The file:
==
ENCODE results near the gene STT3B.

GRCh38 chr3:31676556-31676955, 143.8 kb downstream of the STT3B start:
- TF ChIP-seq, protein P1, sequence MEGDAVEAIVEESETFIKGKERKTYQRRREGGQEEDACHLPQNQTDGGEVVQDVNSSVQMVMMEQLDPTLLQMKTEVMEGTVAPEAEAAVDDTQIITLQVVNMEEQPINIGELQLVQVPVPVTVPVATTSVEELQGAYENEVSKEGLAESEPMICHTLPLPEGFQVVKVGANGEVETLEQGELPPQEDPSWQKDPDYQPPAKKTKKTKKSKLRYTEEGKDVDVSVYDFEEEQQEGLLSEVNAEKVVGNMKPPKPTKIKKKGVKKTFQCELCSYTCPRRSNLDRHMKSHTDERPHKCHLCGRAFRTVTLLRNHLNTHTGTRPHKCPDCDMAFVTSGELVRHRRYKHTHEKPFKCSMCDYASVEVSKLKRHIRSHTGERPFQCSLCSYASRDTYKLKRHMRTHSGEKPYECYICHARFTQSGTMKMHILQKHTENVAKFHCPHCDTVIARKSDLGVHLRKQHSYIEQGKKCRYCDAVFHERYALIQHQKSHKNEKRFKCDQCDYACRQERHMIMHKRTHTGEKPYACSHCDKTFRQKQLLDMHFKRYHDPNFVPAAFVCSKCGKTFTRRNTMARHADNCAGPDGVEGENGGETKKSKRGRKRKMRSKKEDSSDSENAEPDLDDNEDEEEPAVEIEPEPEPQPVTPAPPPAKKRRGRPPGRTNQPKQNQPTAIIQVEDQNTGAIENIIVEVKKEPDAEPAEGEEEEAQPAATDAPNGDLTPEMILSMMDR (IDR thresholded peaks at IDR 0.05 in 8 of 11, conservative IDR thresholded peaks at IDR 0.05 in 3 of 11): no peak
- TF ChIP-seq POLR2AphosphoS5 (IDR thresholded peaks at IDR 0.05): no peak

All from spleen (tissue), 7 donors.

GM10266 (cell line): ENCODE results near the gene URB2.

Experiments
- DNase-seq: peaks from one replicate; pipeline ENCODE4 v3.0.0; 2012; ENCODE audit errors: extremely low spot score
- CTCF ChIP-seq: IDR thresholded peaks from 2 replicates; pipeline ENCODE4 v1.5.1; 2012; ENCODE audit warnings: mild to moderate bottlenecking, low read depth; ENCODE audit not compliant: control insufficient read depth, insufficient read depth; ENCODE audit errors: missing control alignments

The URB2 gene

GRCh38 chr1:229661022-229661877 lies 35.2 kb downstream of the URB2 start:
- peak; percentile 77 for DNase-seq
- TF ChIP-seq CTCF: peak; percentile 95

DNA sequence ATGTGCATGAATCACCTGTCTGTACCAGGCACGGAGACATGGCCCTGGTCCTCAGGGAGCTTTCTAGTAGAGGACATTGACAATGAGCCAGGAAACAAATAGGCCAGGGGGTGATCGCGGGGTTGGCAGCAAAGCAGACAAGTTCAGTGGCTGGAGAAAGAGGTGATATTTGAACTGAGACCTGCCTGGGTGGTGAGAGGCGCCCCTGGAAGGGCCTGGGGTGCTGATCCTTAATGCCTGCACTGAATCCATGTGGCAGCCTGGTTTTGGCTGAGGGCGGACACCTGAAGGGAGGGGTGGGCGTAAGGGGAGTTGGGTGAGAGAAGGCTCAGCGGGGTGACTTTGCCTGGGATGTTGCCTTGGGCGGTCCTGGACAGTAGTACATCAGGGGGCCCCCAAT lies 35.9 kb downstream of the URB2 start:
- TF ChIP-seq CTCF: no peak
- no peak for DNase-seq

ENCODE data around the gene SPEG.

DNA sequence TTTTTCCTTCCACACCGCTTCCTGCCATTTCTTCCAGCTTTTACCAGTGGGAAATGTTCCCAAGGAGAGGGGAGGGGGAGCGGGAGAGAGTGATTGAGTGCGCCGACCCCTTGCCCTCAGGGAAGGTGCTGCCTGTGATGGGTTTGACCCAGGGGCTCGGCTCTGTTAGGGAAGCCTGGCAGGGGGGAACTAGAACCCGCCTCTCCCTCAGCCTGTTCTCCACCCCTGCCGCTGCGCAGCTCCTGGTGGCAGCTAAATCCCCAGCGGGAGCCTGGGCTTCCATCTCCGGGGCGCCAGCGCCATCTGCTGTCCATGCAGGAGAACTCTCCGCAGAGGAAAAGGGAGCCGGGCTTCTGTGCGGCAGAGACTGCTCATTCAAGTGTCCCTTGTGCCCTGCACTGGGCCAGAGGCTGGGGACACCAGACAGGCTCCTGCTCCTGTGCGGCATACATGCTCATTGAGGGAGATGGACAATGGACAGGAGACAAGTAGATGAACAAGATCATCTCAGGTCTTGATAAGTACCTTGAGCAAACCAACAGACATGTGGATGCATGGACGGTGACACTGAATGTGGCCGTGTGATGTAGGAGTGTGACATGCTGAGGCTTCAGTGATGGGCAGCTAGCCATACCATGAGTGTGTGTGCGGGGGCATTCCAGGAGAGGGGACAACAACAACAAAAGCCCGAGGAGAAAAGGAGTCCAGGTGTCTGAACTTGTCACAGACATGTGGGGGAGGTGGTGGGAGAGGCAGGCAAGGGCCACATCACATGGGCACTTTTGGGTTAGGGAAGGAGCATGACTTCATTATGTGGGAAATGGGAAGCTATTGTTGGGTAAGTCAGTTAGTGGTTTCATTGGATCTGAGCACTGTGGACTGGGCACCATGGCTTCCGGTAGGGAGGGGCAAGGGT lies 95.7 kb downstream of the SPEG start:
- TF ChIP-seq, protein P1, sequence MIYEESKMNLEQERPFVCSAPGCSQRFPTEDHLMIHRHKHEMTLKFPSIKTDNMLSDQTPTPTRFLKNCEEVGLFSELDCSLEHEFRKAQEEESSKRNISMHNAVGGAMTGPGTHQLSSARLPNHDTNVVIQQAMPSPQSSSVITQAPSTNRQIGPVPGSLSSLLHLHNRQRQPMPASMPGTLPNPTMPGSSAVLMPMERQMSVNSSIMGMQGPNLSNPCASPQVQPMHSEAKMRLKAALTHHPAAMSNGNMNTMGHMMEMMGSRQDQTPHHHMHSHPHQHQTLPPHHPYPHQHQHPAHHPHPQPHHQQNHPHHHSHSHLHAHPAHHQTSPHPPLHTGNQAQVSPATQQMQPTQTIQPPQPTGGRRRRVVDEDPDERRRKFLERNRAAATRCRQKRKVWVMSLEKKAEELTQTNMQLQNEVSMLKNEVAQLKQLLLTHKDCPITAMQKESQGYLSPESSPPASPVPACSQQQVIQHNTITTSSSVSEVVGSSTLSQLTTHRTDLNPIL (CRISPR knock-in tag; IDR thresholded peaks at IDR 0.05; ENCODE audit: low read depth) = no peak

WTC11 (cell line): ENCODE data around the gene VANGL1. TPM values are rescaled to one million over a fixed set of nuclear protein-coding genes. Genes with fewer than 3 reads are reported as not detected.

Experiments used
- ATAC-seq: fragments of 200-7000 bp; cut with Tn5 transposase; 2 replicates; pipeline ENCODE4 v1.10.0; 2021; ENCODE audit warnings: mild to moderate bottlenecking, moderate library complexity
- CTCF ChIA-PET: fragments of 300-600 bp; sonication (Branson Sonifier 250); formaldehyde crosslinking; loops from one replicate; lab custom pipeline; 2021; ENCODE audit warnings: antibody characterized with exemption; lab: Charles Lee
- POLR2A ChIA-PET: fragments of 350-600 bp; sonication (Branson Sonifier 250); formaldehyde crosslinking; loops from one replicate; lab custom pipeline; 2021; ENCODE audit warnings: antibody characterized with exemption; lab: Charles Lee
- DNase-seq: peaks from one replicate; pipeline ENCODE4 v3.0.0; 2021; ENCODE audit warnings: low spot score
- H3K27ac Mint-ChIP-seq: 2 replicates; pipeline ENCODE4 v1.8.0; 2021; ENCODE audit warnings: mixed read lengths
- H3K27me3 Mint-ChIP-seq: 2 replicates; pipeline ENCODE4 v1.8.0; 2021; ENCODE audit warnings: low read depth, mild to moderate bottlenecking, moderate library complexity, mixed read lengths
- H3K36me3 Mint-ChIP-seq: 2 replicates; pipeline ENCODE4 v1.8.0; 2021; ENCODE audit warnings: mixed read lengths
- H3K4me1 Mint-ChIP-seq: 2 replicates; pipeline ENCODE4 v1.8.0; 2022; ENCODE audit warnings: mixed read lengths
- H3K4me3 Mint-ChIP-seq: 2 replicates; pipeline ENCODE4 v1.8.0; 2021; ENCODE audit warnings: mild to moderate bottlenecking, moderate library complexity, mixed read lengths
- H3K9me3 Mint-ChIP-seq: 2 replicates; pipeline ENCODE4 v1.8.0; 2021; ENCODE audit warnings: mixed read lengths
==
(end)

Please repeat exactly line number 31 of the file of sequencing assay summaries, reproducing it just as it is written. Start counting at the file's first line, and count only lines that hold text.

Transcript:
- H3K9me3 Mint-ChIP-seq: 2 replicates; pipeline ENCODE4 v1.8.0; 2021; ENCODE audit warnings: mixed read lengths